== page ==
Parliament parts ways with former head of protection services

2018-05-08 20:57


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Parliament announced on Tuesday that it had parted ways with its former head of protection services, who has been involved in a long, drawn-out dispute with her former employer.

Zelda Holtzman, who was the head of Parliamentary Protection Services, was initially suspended in July 2015.

She had been locked in a lengthy dispute with her employer at the Commission for Conciliation, Mediation and Arbitration (CCMA).

But Parliament's spokesperson Moloto Mothapo said a settlement had been reached with Holtzman "to part ways cordially".

"The settlement involves Ms Holtzman's withdrawal of her dispute lodged with the Commission for Conciliation, Mediation and Arbitration. It also involves Parliament withdrawing its charges against Ms Holtzman and a decision to dismiss her," he said.

"In terms of the settlement, Ms Holtzman will be paid her gross salary, equivalent to a period of eight months."

Mothapo added that Parliament dismissed Holtzman in 2017, following a disciplinary inquiry which found her guilty of several charges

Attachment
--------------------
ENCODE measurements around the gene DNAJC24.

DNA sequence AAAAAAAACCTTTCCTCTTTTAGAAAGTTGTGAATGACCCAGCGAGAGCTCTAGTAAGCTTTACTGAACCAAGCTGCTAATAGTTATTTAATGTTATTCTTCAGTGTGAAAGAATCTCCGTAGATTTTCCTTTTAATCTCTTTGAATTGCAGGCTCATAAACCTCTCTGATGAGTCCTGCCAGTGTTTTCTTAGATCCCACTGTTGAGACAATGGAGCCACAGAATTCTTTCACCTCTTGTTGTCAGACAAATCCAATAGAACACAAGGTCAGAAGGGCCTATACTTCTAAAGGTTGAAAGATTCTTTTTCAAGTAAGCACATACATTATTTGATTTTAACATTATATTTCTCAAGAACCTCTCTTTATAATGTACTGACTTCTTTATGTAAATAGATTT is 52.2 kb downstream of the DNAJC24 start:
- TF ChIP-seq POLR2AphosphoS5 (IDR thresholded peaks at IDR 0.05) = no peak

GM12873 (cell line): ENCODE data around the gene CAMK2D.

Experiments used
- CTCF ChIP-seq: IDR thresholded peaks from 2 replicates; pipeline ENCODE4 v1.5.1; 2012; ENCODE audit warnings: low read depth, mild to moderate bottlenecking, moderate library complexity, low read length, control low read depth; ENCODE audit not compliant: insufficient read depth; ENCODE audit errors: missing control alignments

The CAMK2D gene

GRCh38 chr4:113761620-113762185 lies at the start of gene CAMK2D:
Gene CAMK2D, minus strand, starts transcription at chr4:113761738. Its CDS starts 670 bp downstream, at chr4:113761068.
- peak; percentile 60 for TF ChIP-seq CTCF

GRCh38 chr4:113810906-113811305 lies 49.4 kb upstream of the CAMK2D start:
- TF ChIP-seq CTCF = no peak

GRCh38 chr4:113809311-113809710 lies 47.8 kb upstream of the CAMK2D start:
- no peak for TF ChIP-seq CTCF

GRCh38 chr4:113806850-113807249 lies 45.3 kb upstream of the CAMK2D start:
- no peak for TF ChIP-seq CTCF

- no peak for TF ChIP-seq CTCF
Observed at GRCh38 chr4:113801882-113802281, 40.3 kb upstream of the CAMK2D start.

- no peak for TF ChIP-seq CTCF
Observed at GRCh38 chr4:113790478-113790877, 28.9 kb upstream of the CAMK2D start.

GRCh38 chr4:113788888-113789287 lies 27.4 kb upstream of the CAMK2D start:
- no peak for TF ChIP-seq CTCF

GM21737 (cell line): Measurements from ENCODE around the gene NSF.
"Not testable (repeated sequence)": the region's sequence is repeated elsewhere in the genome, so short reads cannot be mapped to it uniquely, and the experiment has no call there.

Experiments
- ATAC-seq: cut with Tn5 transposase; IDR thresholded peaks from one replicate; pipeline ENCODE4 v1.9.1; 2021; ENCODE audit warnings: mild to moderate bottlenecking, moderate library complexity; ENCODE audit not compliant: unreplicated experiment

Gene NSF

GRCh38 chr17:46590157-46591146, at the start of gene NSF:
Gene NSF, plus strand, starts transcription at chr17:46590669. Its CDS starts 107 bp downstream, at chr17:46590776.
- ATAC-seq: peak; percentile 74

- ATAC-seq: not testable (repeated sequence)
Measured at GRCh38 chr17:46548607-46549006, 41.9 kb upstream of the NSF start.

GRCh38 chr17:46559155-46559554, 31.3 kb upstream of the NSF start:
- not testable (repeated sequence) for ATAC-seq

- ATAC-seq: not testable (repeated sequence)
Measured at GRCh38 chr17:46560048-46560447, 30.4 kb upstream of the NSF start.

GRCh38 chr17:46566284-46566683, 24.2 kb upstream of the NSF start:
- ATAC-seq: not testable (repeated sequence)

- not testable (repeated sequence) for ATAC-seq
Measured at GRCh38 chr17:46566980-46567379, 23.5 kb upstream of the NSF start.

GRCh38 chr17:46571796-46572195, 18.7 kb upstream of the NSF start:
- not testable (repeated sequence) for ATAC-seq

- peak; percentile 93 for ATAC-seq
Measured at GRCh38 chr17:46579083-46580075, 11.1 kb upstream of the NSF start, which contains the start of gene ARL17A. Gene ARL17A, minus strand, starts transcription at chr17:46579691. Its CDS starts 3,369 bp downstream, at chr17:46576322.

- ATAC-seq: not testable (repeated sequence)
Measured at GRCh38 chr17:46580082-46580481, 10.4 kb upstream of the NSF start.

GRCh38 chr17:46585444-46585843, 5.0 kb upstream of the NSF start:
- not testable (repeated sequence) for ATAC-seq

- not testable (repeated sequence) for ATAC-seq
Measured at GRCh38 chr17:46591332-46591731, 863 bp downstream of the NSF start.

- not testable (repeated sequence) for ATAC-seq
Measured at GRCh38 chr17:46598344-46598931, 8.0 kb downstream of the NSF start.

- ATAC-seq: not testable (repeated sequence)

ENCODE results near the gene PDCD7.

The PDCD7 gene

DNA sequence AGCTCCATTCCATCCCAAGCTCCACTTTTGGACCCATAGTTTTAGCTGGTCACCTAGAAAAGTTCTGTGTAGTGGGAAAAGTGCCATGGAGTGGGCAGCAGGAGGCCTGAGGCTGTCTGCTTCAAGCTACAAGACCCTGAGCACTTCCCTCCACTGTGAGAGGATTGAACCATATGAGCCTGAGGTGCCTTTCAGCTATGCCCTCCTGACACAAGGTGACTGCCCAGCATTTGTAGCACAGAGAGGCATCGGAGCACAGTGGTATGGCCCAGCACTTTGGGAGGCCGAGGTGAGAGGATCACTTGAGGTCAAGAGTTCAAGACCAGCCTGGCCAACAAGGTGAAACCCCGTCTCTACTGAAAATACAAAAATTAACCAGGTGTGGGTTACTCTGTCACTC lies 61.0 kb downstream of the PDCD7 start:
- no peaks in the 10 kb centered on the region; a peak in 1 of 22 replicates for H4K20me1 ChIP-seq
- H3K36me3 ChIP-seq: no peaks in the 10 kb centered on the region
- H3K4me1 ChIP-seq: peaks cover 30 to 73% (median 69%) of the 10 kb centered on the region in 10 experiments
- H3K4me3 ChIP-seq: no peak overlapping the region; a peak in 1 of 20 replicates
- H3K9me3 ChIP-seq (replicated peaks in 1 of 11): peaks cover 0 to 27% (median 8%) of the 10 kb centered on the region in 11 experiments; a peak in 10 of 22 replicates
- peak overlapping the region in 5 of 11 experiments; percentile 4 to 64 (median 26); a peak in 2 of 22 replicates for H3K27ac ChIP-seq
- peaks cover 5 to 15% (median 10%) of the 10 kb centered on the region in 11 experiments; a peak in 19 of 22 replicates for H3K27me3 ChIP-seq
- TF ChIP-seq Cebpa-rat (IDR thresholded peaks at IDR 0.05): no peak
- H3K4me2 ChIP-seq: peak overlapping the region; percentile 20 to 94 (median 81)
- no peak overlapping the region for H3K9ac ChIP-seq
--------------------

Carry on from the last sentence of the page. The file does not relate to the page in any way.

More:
The allegations included that she refused to provide written responses and a report to her manager, following lawful instructions given to her. They also included that she had failed to produce a strategic business plan and to submit an annual budget.

"However, she challenged the decision at the CCMA and it was there that the parties opted, instead, to settle amicably," Mothapo said.

"Today's agreement brings the long, drawn-out dispute to an end and also ends any relationship between Parliament and Ms Holtzman."

News24 reported that Holtzman believed there were suspicious incidents linked to her disciplinary process, including a stolen disciplinary record and critical information which she could have used to defend herself against the "trumped-up" charges.

She told News24 in October that she believed she was fired from Parliament over an investigation into the alleged illegal use of blue lights, which she had called for, among other reasons.

Read more on:    moloto mothapo

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